Another day, another dollar, another group of Republicans demanding that Hillary Clinton be investigated for something or another. Days after the FBI concluded its probe into Clinton's handling of classified information as Secretary of State, congressional Republicans are calling for the Justice Department to investigation whether she committed perjury during a testimony to lawmakers. So, could Clinton be convicted of perjury regarding her emails?
Sure, she could. But she probably won't, and for a couple of reasons.
First of all, it's not a given that the GOP's demand for another investigation will be met. The Republican lawmakers in question — Utah Rep. Jason Chaffetz, chairman of the Oversight Committee, and Virginia Rep. Bob Goodlatte, chairman of the Judiciary Committee — sent the letter requesting an investigation to the U.S. Attorney for Washington, D.C., but that doesn't mean the Department of Justice will honor the request. The department could also decide to investigate her but ultimately opt not to bring any charges. This outcome, too, would preclude a perjury conviction.
But moreover, the legal standard for proving that someone committed perjury is very high, and it's not clear that Clinton would clear that standard in this case.
Chaffetz and Goodlatte's letter to the U.S. Attorney was quite vague. It says that "the evidence collected by the FBI during its investigation of Secretary Clinton's use of a personal email system appears to directly contradict several aspects of her sworn testimony [to Congress]." This is presumably a reference the testimony Clinton gave under oath in 2015, when Congress was holding hearings on the 2012 terrorist attacks in Benghazi.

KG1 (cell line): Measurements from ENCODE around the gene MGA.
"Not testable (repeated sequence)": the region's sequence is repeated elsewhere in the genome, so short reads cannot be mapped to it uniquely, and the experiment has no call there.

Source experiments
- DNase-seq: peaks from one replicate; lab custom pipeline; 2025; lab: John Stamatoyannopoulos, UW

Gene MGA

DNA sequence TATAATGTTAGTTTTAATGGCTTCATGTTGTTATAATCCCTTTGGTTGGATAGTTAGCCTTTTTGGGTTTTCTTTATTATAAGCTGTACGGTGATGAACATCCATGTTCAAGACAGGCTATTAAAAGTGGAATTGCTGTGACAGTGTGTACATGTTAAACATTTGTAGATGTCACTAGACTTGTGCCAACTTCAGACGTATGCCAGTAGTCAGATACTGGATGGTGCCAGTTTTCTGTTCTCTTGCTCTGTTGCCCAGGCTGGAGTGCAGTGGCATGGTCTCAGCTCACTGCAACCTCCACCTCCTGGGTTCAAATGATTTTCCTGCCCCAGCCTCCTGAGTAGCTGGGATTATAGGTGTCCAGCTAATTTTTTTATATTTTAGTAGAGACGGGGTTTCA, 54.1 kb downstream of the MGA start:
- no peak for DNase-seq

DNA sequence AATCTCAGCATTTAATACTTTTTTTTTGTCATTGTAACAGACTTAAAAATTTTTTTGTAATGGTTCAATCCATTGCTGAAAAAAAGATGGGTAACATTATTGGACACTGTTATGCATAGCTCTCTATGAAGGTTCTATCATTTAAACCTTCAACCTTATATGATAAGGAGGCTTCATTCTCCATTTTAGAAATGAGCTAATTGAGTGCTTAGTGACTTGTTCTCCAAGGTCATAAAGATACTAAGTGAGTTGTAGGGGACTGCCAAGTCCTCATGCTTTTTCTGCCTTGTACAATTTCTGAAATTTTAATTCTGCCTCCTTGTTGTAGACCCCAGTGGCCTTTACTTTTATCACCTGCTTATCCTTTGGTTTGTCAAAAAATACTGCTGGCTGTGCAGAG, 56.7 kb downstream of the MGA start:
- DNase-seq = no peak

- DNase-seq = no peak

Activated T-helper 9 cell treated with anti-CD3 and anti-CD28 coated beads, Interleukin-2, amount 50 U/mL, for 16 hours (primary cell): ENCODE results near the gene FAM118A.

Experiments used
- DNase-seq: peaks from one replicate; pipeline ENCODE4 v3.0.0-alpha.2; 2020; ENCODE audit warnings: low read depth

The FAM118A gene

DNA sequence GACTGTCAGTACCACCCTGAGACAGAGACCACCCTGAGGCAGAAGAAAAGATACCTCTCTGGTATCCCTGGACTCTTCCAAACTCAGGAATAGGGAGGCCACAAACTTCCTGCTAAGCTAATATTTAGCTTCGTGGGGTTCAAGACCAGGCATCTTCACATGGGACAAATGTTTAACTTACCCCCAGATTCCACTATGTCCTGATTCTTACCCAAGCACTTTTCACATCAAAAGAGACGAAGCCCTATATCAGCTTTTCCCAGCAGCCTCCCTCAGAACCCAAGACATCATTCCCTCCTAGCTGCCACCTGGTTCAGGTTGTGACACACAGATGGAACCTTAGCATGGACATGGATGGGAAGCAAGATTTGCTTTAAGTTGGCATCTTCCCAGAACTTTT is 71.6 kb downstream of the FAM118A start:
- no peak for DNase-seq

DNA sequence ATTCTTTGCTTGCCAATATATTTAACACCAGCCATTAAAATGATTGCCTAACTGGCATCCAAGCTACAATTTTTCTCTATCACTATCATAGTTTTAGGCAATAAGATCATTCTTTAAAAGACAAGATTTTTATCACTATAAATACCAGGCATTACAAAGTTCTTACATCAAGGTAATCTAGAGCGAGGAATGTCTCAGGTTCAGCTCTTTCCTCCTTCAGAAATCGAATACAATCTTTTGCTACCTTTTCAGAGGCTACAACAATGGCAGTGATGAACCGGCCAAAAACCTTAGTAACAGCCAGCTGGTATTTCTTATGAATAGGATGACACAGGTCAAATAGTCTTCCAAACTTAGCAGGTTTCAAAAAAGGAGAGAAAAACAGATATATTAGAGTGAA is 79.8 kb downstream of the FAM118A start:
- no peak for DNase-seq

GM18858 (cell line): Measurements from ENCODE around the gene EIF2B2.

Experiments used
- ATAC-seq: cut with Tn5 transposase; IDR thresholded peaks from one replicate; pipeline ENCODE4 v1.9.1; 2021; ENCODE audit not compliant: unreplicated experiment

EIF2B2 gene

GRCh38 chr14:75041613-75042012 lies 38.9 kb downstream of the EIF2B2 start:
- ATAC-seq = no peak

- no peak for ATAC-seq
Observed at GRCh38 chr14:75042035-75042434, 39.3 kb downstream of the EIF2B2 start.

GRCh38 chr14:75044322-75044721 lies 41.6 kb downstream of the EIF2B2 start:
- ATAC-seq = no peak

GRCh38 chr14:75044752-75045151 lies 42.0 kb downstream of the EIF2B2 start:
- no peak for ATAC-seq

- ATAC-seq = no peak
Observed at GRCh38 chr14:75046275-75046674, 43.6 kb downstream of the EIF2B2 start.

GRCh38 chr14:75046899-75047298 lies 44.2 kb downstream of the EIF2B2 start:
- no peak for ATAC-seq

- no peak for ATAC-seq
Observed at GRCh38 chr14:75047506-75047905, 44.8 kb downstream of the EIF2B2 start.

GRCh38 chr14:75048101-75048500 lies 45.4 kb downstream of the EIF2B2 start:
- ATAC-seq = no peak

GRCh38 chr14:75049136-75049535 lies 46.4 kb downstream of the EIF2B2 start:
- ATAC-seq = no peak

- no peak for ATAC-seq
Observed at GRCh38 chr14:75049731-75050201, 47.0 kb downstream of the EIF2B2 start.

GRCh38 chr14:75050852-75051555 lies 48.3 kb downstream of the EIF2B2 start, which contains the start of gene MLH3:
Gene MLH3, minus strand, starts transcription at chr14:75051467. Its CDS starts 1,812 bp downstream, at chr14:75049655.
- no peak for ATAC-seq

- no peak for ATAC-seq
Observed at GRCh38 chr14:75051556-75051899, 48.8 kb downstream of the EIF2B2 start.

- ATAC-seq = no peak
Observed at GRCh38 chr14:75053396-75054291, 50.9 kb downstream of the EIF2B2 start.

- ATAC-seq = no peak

But maybe it isn't in reference to this — Clinton has testified in front of Congress on other occasions, too, and the letter doesn't specify the testimony to which it's referring. Furthermore, the letter offered no specifics as to how Clinton may have perjured herself in front of whichever sworn testimony is being referenced. In essence, Chaffetz and Goodlatte were content to merely bring up the possibility of perjury and ask the Justice Department to do the legwork.
On the same day, the two lawmakers also sent a letter to FBI Director James Comey asking for the bureau's investigative file on Clinton, including "all witness interview transcripts, notes, 302 reports, documents collected, and memoranda or analysis created during the course of the investigation" into her email use.
Clinton has been subject to quite a few investigations: many of them have regarded the Benghazi attack, but none of them have produced a smoking gun. Maybe one of these two letters will finally do the trick, but if history is any guide, Republicans shouldn't get their hopes up.